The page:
items from the pulldown menus are selected by using the right mouse
button. Select the converted FID, and read/draw it to inspect the data. For
example, have a look at the first FID by use of Mouse>1D horizontal. Is
everything as expected?

If the conversion went well the time domain dataset consists of
(512x2)x(128x2) points. Realize that you are now looking at only half of
the data! You only see the "real" FIDs in the acquisition dimension, i.e.
collected and compared with a cosine carrier wave. The imaginary FIDs
are hidden to your view. If you want to look at one of them then you can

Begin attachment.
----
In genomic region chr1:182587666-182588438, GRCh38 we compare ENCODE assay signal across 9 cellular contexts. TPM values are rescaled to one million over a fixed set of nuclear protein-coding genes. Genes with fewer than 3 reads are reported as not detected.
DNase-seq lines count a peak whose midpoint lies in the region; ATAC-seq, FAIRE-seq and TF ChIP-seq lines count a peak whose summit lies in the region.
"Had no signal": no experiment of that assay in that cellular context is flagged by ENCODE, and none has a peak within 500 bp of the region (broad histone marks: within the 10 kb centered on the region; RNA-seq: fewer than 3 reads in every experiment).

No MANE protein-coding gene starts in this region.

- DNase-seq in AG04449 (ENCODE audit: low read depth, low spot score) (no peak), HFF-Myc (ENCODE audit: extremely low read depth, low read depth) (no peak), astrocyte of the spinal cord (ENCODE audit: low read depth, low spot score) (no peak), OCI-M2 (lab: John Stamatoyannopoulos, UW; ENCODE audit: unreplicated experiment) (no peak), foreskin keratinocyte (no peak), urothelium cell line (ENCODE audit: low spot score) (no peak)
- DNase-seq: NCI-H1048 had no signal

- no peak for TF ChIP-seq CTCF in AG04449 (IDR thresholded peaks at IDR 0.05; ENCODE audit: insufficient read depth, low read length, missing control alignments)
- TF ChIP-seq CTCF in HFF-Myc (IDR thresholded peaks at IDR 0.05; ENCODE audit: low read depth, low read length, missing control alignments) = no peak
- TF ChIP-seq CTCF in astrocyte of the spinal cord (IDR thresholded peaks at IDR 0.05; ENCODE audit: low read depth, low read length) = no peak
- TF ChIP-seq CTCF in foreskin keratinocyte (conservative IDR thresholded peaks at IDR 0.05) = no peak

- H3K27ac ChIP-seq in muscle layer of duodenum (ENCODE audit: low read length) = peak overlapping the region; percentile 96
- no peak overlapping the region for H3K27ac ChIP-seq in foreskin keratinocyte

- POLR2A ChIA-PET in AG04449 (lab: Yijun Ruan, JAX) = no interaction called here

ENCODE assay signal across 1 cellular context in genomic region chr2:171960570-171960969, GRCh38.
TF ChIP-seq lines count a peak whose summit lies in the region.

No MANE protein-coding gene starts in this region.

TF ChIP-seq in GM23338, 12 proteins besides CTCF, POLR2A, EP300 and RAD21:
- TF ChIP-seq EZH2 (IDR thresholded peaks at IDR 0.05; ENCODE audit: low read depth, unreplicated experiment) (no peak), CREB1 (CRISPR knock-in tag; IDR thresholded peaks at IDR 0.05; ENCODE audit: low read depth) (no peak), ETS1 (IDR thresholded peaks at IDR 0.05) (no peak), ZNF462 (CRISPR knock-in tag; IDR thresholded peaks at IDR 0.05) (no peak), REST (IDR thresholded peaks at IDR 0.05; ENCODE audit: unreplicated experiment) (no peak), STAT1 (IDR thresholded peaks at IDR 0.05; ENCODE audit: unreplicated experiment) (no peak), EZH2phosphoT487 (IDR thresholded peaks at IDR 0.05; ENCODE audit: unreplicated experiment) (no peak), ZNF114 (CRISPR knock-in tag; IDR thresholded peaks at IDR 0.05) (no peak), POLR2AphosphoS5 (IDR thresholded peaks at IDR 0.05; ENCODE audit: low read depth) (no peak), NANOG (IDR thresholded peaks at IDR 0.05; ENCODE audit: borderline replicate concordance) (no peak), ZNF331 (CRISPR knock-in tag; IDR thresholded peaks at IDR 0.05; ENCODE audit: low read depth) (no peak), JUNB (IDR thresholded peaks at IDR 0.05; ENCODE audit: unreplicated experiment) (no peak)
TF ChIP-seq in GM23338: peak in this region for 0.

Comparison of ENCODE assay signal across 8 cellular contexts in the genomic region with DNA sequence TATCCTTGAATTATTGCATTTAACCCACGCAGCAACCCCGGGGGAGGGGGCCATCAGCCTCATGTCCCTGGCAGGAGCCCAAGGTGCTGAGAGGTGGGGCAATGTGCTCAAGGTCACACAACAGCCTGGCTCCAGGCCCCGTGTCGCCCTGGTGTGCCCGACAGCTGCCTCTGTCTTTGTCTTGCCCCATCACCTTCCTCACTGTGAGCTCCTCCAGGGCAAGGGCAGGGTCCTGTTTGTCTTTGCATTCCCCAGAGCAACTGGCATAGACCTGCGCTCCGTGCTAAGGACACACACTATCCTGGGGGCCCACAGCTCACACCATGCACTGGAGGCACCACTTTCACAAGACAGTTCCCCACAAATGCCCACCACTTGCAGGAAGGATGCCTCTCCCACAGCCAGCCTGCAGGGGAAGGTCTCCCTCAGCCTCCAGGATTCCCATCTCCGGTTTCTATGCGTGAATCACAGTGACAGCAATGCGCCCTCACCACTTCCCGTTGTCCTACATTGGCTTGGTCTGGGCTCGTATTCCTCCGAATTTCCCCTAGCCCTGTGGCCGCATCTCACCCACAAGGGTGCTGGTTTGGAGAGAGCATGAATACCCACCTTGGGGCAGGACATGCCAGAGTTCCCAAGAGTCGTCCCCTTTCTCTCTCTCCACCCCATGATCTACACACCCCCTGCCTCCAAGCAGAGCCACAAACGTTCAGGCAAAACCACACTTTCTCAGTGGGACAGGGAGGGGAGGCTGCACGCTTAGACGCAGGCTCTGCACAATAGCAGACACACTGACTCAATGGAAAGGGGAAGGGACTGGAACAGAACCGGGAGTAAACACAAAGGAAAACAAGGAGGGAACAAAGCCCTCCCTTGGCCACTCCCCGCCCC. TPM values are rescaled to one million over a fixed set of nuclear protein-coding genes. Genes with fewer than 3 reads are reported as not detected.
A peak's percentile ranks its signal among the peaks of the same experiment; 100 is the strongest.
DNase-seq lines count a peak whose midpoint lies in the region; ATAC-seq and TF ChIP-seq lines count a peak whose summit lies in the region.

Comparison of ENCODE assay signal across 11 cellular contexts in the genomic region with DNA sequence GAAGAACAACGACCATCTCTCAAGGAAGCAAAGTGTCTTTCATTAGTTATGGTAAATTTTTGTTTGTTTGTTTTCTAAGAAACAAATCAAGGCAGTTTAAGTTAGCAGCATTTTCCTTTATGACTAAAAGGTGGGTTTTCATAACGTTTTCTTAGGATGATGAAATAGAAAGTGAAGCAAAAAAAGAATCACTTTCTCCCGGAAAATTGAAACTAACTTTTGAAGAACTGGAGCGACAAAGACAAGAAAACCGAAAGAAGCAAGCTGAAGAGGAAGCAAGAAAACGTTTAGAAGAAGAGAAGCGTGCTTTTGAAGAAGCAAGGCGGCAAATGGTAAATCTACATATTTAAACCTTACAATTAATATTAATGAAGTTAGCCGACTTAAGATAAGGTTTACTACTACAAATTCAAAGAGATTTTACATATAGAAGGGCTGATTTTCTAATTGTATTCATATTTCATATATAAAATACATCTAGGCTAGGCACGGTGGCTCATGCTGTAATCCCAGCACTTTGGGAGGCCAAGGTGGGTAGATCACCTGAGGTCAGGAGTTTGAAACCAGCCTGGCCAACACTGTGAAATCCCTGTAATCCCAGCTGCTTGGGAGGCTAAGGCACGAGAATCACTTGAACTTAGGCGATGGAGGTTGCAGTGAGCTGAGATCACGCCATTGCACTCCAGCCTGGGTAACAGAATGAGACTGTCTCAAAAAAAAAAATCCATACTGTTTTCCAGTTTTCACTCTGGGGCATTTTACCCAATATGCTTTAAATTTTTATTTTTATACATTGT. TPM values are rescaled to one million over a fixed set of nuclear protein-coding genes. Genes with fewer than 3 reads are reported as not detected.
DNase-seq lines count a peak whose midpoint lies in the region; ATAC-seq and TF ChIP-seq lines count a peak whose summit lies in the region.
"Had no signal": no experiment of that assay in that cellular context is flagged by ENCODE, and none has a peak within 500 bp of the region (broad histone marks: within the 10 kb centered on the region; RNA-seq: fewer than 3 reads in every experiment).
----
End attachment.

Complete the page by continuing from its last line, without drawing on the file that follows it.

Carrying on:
select this FID and choose: proc>NMRPipe command. On this
command line you can type "SHUF -swap". Now you are looking at the
imaginary part of the data.

Sometimes there may be corrupted FIDs, for example due to receiver
overflows. So it is important to be able to inspect all the time domain
data. Using macro edit write a small processing script that reads in the
data; shuffles the real and imaginaries; writes out the data file. Now you
are ready to inspect the hidden part of your data.

3) Processing from nmrDraw
Choose Proc>NMRPipe command for the processing popup window.
Using the first FID perform a sequence of 1D processing commands to
obtain a frequency domain spectrum. You may start over when trying the
effect of another command, or changing some paramaters (e.g. window
function). If you would like to visualize a window function you can type
"set �r 1" when a sequence of points (an FID ...) has been read in. This